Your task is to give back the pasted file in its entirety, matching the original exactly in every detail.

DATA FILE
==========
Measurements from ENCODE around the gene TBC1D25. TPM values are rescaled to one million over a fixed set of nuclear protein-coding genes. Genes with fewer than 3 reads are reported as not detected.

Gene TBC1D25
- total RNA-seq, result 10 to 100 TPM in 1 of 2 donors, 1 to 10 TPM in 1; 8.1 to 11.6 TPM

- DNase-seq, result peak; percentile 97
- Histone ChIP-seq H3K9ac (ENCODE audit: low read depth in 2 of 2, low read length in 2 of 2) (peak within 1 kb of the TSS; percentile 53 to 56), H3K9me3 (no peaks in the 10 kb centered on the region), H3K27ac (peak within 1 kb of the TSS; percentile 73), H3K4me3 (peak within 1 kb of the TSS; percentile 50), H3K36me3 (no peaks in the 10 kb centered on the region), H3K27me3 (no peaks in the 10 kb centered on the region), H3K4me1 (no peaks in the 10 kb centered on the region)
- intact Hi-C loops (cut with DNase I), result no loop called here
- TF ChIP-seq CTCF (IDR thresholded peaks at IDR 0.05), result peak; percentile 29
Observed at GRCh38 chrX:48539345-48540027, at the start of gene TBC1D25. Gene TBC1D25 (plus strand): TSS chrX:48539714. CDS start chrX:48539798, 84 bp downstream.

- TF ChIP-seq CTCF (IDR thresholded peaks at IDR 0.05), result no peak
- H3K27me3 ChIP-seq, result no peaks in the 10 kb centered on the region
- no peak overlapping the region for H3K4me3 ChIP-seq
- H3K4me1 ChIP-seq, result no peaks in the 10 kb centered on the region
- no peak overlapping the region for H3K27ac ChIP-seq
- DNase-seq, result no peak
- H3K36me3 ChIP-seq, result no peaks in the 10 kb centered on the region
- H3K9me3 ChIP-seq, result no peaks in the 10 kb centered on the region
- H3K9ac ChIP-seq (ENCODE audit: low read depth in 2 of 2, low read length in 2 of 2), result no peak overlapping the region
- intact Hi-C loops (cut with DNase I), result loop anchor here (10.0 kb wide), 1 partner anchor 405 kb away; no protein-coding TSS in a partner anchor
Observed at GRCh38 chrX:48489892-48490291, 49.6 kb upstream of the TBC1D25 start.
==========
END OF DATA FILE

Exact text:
Measurements from ENCODE around the gene TBC1D25. TPM values are rescaled to one million over a fixed set of nuclear protein-coding genes. Genes with fewer than 3 reads are reported as not detected.

Gene TBC1D25
- total RNA-seq, result 10 to 100 TPM in 1 of 2 donors, 1 to 10 TPM in 1; 8.1 to 11.6 TPM

- DNase-seq, result peak; percentile 97
- Histone ChIP-seq H3K9ac (ENCODE audit: low read depth in 2 of 2, low read length in 2 of 2) (peak within 1 kb of the TSS; percentile 53 to 56), H3K9me3 (no peaks in the 10 kb centered on the region), H3K27ac (peak within 1 kb of the TSS; percentile 73), H3K4me3 (peak within 1 kb of the TSS; percentile 50), H3K36me3 (no peaks in the 10 kb centered on the region), H3K27me3 (no peaks in the 10 kb centered on the region), H3K4me1 (no peaks in the 10 kb centered on the region)
- intact Hi-C loops (cut with DNase I), result no loop called here
- TF ChIP-seq CTCF (IDR thresholded peaks at IDR 0.05), result peak; percentile 29
Observed at GRCh38 chrX:48539345-48540027, at the start of gene TBC1D25. Gene TBC1D25 (plus strand): TSS chrX:48539714. CDS start chrX:48539798, 84 bp downstream.

- TF ChIP-seq CTCF (IDR thresholded peaks at IDR 0.05), result no peak
- H3K27me3 ChIP-seq, result no peaks in the 10 kb centered on the region
- no peak overlapping the region for H3K4me3 ChIP-seq
- H3K4me1 ChIP-seq, result no peaks in the 10 kb centered on the region
- no peak overlapping the region for H3K27ac ChIP-seq
- DNase-seq, result no peak
- H3K36me3 ChIP-seq, result no peaks in the 10 kb centered on the region
- H3K9me3 ChIP-seq, result no peaks in the 10 kb centered on the region
- H3K9ac ChIP-seq (ENCODE audit: low read depth in 2 of 2, low read length in 2 of 2), result no peak overlapping the region
- intact Hi-C loops (cut with DNase I), result loop anchor here (10.0 kb wide), 1 partner anchor 405 kb away; no protein-coding TSS in a partner anchor
Observed at GRCh38 chrX:48489892-48490291, 49.6 kb upstream of the TBC1D25 start.